PRAGMATIC STRATEGIES OF APOLOGIES BY ENGLISH AS SECOND LANGUAGE STUDENTS OF THE UNIVERSITY OF KABIANGA, KENYA
LANG‟AT, ANNE C.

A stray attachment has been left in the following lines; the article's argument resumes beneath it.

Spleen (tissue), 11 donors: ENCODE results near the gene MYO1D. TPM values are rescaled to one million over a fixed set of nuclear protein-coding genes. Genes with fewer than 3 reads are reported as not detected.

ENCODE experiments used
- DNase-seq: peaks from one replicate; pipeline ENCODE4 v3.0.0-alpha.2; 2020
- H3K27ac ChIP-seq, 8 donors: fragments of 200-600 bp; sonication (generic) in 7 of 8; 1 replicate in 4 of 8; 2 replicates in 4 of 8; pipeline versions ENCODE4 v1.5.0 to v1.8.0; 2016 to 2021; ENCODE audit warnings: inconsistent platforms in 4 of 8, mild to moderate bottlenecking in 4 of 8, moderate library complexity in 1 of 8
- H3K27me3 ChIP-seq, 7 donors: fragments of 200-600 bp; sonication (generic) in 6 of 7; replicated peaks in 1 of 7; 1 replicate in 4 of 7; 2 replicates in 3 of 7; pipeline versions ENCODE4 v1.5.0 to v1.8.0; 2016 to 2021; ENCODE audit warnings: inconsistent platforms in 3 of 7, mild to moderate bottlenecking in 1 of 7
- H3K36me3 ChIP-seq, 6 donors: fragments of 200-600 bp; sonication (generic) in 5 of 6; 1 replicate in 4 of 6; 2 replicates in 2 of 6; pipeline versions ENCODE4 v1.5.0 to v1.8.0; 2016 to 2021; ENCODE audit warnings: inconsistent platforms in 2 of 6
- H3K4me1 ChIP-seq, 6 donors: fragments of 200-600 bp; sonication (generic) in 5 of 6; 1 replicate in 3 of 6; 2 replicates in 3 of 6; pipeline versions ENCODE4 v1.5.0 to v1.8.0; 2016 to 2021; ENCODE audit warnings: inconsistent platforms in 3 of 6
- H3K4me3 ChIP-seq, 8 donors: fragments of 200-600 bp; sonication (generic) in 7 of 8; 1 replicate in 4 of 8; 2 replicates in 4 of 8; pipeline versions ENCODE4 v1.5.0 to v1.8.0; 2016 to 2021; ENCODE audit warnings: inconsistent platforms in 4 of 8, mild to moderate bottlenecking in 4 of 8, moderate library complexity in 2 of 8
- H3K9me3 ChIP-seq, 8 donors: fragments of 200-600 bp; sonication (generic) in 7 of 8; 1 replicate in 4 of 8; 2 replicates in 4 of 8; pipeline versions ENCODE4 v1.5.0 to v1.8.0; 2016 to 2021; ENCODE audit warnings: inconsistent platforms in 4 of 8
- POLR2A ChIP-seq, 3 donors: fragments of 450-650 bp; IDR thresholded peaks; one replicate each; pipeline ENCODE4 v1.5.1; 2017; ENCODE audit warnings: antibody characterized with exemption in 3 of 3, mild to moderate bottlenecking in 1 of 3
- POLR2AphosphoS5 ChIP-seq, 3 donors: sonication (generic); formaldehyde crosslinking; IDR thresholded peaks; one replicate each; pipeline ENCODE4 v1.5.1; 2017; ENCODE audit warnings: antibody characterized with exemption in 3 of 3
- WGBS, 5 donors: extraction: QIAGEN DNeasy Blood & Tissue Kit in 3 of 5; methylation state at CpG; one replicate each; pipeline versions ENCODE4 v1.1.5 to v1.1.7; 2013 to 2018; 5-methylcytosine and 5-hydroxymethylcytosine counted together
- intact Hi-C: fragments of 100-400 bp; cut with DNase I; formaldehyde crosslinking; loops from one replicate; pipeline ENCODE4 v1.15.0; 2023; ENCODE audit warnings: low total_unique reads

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Pragmatic features of language vary across different circumstances, languages and cultures. This variability may result to incompetence in language users‟ choice and production of pragmatic strategies leading to pragmatic failure or communication breakdown. This study aimed at examining apology strategies by English as Second Language (ESL) students of the University of Kabianga. Successful communication is possible when ESL learners have pragmatic competence that enables them to use language forms suitable to different situations and contexts. The objectives of the study were to determine the preferred categories of apologies by the selected ESL speakers, to investigate how they respond apologetically in different situations, to find out whether the choice and production of apology strategies are influenced by social factors of social status and gender, and the contextual variable of severity of offence, and finally the appropriateness of the strategies used. The study used Brown and Levinson‟s face and politeness theory and a combination of apology schema based on Holmes (1990) and Demeter (2006). The target population was 602 respondents. Purposive sampling was used to obtain respondents who were undergraduate ESL students working towards a Bachelor of Education degree (English/Literature); both male and female; aged 19-25, from first year to the fourth year of study (8-4-4). The sample size was 242. The student sample was 240; 2 of them were purposively sampled as raters of apology strategies. In addition, 2 lecturer raters were purposively sampled from a population of 4. The language users were homogeneous in aspects such as educational background among others hence it can be assumed that they were a representation of the entire population. Three methods were used for data collection: interview questions, observation and a Discourse Completion Task (DCT) in form of a questionnaire. The DCT contained eighteen situations which were modified from those of Demeter (2006) and Thijittang (2010). They were prepared, typed and given to students who were asked to respond to them apologetically. The instruments were piloted for reliability. Two types of analysis were used on the data collected; quantitative and qualitative analysis. The researcher upheld ethical considerations in form of authorization and permission from National Commission for Science, Technology and Innovation (NACOSTI), Kabarak University, Ministry of Education, Kericho County Commissioner, University of Kabianga and the undergraduate ESL students of the University of Kabianga to carry out this research. The findings of this study reveal that ESL students use varied apologetic strategies, the highest of these being the use of multiple strategy. They were however found to lack pragmatic competence in the realization of apologies. The selected variables; social status, gender and severity of offence influenced the realization of apologies in varied degrees. The findings from the raters suggest that use of multiple apologies and intensifiers for a majority of scenarios were the most appropriate. As a recommendation, instruction in Pragmatics in English language teaching needs to be introduced in Kenyan classrooms with a view of enhancing learners‟ pragmatic competence. Suggested areas of further research include research of how other variables other than the ones used in this study on apology studies, use of non academic language users, among others. This study is anticipated to enrich literature in pragmatics and in particular socio-pragmatics. Moreover, the findings will benefit an academic researcher who may be interested in pragmatic studies among Kenyan English language users.